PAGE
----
Children

Teaching Children Manners – A Parents Responsibility

Every parent knows that please and thank you ARE the magic words! Around the 6-month mark of life, children begin to comprehend simple statements and directions and can learn to say thank you and please as a great start to teaching children manners. Many people begin with please and thank you by constantly doing the sign language version of them to accommodate a baby’s lack of verbal skills. The important thing is to incorporate manners into every day life so that children learn the basics of being polite as if it simply a normal part of being, rather than something to be rewarded for. This will help breed authentic children rather than those that are just keeping up appearances.

The world is full of rude adults and children. Manners is really not just about doing certain things like saying please, thank you, yes ma’am or sir, excuse me and I’m sorry. Teaching children manners is about teaching them respect for themselves and for other people. While anyone can mouth the words they know that others want to hear, it is something altogether different to instill a feeling of true gratitude, respect and generosity in a child. The younger this starts the more morally infused a kid will be, which will serve them well as they enter school and throughout life.

To have respect for someone else, one first has to respect themselves. Children have to learn that honesty and integrity are ways of life rather than casual acquaintances. Although this may seem like difficult lessons for a child, the raw truth is that they are eager to learn it. Toddlers are infamous for being egotistical and seeing themselves as though they are the center of the world. They are often overflowing with self-confidence and esteem that should be encouraged and fostered. Once it is lost, they will spend the better part of their life getting it back. The big surprise is that a toddler can believe they are the axis of the Universe and use those good feelings to extend to others through manners. Certainly, in young children it is vital to point out that they can’t always be first in line and that they can’t have everything they want in the moment they want it. The big part of teaching manners to children without shaming them is to make them aware of how good it feels to be respectful of others. They will feel pride when they let another child go in front of them and rather than point out that they were a bully on the playground; attentive praise should go to what they did right.

Another important aspect of teaching children manners is to explain to them that being polite, courteous and respectful in situations doesn’t mean that they have to let others walk all over them. Smothering their voice is not the point. Long gone are the years where children are to be seen and not heard and just because a child is saying something distasteful to the adults in their life doesn’t mean they are being rude. In fact, they are just being honest and true to their feelings in the process. Let them speak and they will be less likely to yell and holler. Afford them an outlet for their feelings, especially at home, and they will show less frustration to those outside of themselves. Let them feel as though their feelings are important and use what they say, what they do and how they react to situations to be the building blocks of great manners. While a mute, politically correct child may be a sheer delight at home or in the classroom there is no doubt a great deal of animosity and resentment building up in them. Part of manners is being able to say what you mean, say what you feel be heard and do it without using a negative curriculum to achieve it. They will feel respected and be 100 times more likely to respect others in their life.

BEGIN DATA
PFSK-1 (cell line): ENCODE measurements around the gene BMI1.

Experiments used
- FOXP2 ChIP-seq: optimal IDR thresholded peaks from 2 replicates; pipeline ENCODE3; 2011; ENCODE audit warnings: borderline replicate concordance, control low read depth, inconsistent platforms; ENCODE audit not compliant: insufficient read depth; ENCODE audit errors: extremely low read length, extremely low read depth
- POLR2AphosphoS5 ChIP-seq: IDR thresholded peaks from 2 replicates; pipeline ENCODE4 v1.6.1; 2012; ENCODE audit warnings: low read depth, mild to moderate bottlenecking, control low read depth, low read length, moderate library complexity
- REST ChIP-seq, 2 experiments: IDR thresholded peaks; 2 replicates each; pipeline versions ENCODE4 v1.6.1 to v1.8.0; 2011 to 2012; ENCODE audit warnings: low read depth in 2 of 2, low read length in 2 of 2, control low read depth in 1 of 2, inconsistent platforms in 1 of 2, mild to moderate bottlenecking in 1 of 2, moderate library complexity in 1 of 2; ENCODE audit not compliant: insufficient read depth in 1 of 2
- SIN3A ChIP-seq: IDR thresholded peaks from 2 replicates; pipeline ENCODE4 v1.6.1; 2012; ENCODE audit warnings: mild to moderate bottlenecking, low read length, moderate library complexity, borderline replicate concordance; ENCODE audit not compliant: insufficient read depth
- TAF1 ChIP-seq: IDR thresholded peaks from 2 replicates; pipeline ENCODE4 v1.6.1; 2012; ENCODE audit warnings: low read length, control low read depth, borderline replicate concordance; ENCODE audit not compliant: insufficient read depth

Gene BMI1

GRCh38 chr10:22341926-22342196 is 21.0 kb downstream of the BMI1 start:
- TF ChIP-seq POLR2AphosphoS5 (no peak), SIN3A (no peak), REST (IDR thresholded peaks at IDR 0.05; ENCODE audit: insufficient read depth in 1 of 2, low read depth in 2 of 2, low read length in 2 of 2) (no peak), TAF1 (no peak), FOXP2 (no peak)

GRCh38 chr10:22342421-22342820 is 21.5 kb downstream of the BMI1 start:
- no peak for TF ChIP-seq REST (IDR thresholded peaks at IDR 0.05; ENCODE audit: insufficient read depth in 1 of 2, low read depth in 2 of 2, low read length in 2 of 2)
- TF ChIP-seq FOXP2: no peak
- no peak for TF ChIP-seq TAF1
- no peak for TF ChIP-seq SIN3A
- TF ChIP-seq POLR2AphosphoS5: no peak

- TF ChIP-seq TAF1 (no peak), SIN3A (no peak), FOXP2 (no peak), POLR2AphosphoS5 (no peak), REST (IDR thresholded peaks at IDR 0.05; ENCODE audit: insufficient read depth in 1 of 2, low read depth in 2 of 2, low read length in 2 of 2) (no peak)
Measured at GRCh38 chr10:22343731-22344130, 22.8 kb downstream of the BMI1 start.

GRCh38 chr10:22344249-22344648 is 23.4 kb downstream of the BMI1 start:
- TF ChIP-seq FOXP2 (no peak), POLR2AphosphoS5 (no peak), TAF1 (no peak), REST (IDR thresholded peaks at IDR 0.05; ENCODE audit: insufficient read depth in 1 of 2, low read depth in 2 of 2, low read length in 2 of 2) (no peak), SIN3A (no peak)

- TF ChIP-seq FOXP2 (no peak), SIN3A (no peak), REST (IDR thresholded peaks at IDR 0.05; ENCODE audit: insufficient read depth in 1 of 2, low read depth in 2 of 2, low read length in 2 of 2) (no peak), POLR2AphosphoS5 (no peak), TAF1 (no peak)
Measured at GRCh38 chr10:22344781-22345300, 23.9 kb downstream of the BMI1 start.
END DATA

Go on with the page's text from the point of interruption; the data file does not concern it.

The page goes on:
Obviously, one of the major influences on a child’s manners is what they see their parents doing. If dad goes off at the grocery store clerk, mom acts like a fool and is self-righteous rather than constrained and mom and dad never show their child manners in return a powerful lesson is being learned. You can bet your last dollar that what your child is really learn is how to pretend to be mannerful rather than feel manners as part of their being. They also can easily notice when mom and dad are pretending to be respectful of others without meaning it. If you say thank you, smile graciously and then berate the experience in front of your child you are showing them how to lie to themselves and to others. The image being left behind is that ‘It is okay to say one thing and mean another’ and that manners on the inside are really not that important.

There is nothing more disturbing than an apology that is not meant. When I’m sorry or Excuse Me are said through gritted teeth as though they taste sour, the manner lesson is lost. A child should use their manners because they want to and because they mean it. They should use manners because they realize that the great big circle of life will reward them for their respect both inward and outward They should enjoy using manners because they are emotionally rewarded for them, because it suits their confidence and because they are learning respect on the many levels of their life. Teaching children manners is not that difficult and is one of those things that when lived, is sort of just passed on as easily as eye color. When a parent uses a child’s internal system of feelings as a guide to teaching manners, not only does it come easy but it is also authentic and supportive of a successful life.

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